The University of Adelaide Centre for Automotive Safety Research, supported by local manufacturer SafeTstop, has conducted a landmark study into brake testing methods – the first in 30 years. The report’s findings contain with frightening results. There is no doubt that lives are at risk.
The study looked at the brakes of a common passenger vehicle by simulating faults routinely found in cars. Modifications were made to the car’s braking system to allow for the adjustment of hydraulic pressure to each wheel from 100% to zero. In addition to the valves, sensors were placed on each wheel to ensure precise measurements, and the data recording and accuracy was reviewed by the National Institute of Measurement. The tests were repeated for accuracy.
The basis of assessing the test methods was a stopping distance test on an airport runway which was then compared with results from a decelerometer, a roller tester and a plate brake tester. In an attempt to find the best method of testing the hydraulic and mechanical operation of brakes, the ability of each method to find brake faults was explored.
The decelerometer is the most common method of testing for light vehicles, although it is not able to identify brake faults. When the pass/fail criteria are set to comply with current NSW requirements, the device failed ONLY the most severe brake fault scenario in the study. In that situation, the vehicle had NO BRAKE function on the rear and a reduction of 33% on the front axle. The faults caused the car to take 75% longer to stop than it is designed to, which was a distance of 20 metres at 80 km/h. In every other case, this testing device PASSED the vehicle as safe, according to current regulatory requirements, although many of these had brake faults that dangerously increased stopping distances. The extra stopping distance and the potential for handling issues under extreme braking with such severe imbalances, clearly poses significant risks to road users.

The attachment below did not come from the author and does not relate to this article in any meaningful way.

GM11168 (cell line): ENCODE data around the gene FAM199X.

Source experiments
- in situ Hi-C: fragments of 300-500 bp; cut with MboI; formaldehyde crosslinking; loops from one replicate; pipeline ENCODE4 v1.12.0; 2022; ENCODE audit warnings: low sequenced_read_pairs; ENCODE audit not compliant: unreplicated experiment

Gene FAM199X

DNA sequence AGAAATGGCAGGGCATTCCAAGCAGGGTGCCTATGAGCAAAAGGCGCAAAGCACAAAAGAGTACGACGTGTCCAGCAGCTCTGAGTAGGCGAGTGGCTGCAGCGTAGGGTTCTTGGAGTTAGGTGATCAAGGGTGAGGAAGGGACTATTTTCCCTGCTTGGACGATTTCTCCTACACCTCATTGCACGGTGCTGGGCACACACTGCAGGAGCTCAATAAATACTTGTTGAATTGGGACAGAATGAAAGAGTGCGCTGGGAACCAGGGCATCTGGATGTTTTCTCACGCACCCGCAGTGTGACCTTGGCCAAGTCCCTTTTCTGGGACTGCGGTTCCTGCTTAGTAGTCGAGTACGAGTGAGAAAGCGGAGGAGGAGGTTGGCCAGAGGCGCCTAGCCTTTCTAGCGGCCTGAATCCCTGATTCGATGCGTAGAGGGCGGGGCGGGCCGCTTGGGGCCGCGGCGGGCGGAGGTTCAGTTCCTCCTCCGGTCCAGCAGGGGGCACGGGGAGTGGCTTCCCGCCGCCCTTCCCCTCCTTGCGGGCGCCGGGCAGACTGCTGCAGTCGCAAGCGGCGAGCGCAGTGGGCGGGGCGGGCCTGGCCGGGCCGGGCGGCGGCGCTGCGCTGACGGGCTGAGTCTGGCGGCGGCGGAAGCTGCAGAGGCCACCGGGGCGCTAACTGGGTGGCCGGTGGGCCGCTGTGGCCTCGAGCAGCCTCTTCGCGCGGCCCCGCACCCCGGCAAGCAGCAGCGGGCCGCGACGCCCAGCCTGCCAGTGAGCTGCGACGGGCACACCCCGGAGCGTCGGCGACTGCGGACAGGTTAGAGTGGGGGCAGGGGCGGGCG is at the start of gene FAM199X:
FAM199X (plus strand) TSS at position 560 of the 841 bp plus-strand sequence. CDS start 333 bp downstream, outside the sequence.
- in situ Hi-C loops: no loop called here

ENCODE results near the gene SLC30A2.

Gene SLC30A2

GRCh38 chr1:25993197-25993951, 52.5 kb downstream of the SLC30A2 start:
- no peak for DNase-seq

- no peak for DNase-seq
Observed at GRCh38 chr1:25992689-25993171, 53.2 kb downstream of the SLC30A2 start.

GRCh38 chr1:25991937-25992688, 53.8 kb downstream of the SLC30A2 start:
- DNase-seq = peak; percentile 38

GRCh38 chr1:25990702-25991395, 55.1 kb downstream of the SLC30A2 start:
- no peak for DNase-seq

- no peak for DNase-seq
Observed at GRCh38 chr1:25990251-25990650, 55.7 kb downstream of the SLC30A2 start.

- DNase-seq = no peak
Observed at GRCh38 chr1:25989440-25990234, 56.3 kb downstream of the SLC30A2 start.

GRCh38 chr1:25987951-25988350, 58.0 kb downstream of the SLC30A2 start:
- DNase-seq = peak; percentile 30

The decelerometer also cannot measure left to right braking imbalances, or front to rear braking imbalances, and both must be correct for a vehicle to stop in an emergency without affecting handling. Left to right and front to rear balances are both part of the NSW safety requirements (pink slip inspection) but this device is not able to measure either. Yet the device is accepted for testing in most Australian and New Zealand jurisdictions.
The roller brake tester is also used extensively for heavy vehicles and in this study was able to identify some of the left to right imbalances. However, it incorrectly identified some, and in two situations, it incorrectly passed and failed left to right imbalances and it is unable to measure front to rear imbalances. For 6 of the 10 common brake fault scenarios in the study, the roller brake tester failed to correctly assess faults against the deceleration pass/fail criteria common in Australia and New Zealand (less than 60% peak deceleration or 47 % average deceleration).
The SafeTstop plate brake tester was able to identify all the brake faults in the study. It accurately measured the brake imbalances on each axle, both front to rear, and left to right. It identified all the simulated brake faults in all the scenarios in the study. It was also able to measure the reduction in peak and average deceleration of all the brake fault simulations and to accurately pass or fail vehicles against the current requirements for road safety.
These requirements allow vehicles to be labelled “safe”, when their brakes have been tested in only the most rudimentary way.
Consumers will demand practices that are supported by current research. SafeTstop is leading the way, offering workshops and customers a test that measures the performance of safety systems as well as clearly illustrating the results.
|Plate Brake Tester
|Roller Brake Tester
|Can accurately test against government requirements?
|Can measure left to right imbalance?
|Can measure front to rear imbalance?